Address by James Murdoch, at the launch of the
UCL Centre for Digital Humanities,
University College London,
20 May 2010
What should we do to restore balance
to the system?
Do we at present have a fair balance? I do not believe we have, and I fear that the problem is growing rapidly worse. Has it moved against the creators in favour of distributors, whether public or private? In my view, yes it has: and it has done so decisively.
What should we do to restore balance to the system? Is there anything that we can do? The answer is simpler than you might think.
An Act for the Encouragement of Learning
On the wall behind me you see the words: ‘Remember the days of old: consider the years of each generation’. Of all places, in this room we should be mindful of that maxim in answering those questions. Because we have been here before as a society, and we have arrived at rather different conclusions to those of the digital consensus that I described a moment ago.
We happen to be almost exactly at the three-hundredth anniversary of one of the first codifications of intellectual property rights: the introduction of literary copyright into British law. In 1710 – on the 10 April, to be exact – Parliament passed the so-called Statute of Anne. I’ll quote from its preamble, in which it announces itself to be:
An Act for the Encouragement of Learning, by Vesting the Copies of Printed Books in the Authors or Purchasers of such Copies, during the Times therein mentioned.
It then explains what had been happening:
Whereas Printers, Booksellers, and other Persons, have of late frequently taken the Liberty of Printing, Reprinting, and Publishing, or causing to be Printed, Reprinted, and Published Books, and other Writings, without the Consent of the Authors or Proprietors of such Books and Writings, to their very great Detriment, and too often to the Ruin of them and their Families…
And it goes on to say that a law should be enacted:
…For Preventing therefore such Practices for the future, and for the Encouragement of Learned Men to Compose and Write useful Books.
The Statute was a reaction to a time of unprecedented technological change. Printing presses offered the prospect of cheap copies of books, and the knowledge they contained, for the many instead of just the elite. Low-cost copying and distribution had created a revolution in access to information.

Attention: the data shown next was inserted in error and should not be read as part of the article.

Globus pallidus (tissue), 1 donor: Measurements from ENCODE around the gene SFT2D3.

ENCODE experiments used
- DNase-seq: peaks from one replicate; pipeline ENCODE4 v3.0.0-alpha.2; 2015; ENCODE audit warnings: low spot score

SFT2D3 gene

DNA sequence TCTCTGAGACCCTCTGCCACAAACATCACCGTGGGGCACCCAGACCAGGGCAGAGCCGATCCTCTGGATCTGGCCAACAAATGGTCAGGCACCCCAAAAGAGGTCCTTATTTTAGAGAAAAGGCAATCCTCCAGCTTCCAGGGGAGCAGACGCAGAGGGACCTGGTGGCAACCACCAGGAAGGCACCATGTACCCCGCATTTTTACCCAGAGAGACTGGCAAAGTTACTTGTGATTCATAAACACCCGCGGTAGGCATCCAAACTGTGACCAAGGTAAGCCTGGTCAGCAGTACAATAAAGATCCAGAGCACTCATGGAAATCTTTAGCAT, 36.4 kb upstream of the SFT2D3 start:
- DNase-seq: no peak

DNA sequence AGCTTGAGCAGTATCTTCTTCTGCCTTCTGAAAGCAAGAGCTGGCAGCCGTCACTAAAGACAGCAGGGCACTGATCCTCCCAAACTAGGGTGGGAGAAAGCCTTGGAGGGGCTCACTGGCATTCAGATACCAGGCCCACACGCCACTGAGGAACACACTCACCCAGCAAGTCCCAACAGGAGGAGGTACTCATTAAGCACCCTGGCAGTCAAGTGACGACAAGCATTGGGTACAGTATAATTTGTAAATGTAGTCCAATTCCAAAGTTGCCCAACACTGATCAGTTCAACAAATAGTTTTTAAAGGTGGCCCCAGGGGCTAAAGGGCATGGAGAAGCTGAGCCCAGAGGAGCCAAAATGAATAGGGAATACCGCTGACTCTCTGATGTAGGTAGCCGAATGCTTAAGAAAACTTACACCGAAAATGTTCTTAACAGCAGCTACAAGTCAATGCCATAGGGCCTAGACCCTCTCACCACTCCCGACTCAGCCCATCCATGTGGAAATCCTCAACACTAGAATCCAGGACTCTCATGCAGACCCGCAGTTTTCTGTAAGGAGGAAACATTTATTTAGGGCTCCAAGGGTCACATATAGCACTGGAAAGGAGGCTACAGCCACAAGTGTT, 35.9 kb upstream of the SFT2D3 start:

The approach of the authorities in Britain to the invention of printing, as in most countries, had at first been control and censorship. For many years in English law there had been a legal cartel in printing: only members of the Stationers’ Company were permitted to publish books.
In 1695 the Stationer’s monopoly was allowed to lapse, and when it was finally replaced fifteen years later, the Statute of Anne ushered in a transformative new approach.
Not only did the Statute create for the first time in English law a system of copyright, but crucially it recognised also the rights of the author – the creator – alongside that of the printer and bookseller.
The legislature had listened to the voices of those, like John Locke and Daniel Defoe, who had argued that – and I quote: ‘To print another Man’s copy is much worse than robbing him on the Highway; for the Thief takes only what he finds about him, but the Pyrate Printer takes away his inheritance…[which] both is and ought to be the Due, not of the Author only, but of his Family and Children.’
The Statute was the start of the development of a system of copyright and of authors’ rights that now extends to forms of creativity that were undreamt of in the days of Queen Anne, and to issues way beyond the regulation of the London book trade.
The statute reflected and encouraged the transition in literature from a system in which aristocratic patronage was key – a state of affairs that had existed since at least the time of Augustus and Vergil – to that in which writing became a profession at which one could make a living. This was the era of Pope, and Johnson, and writers after them.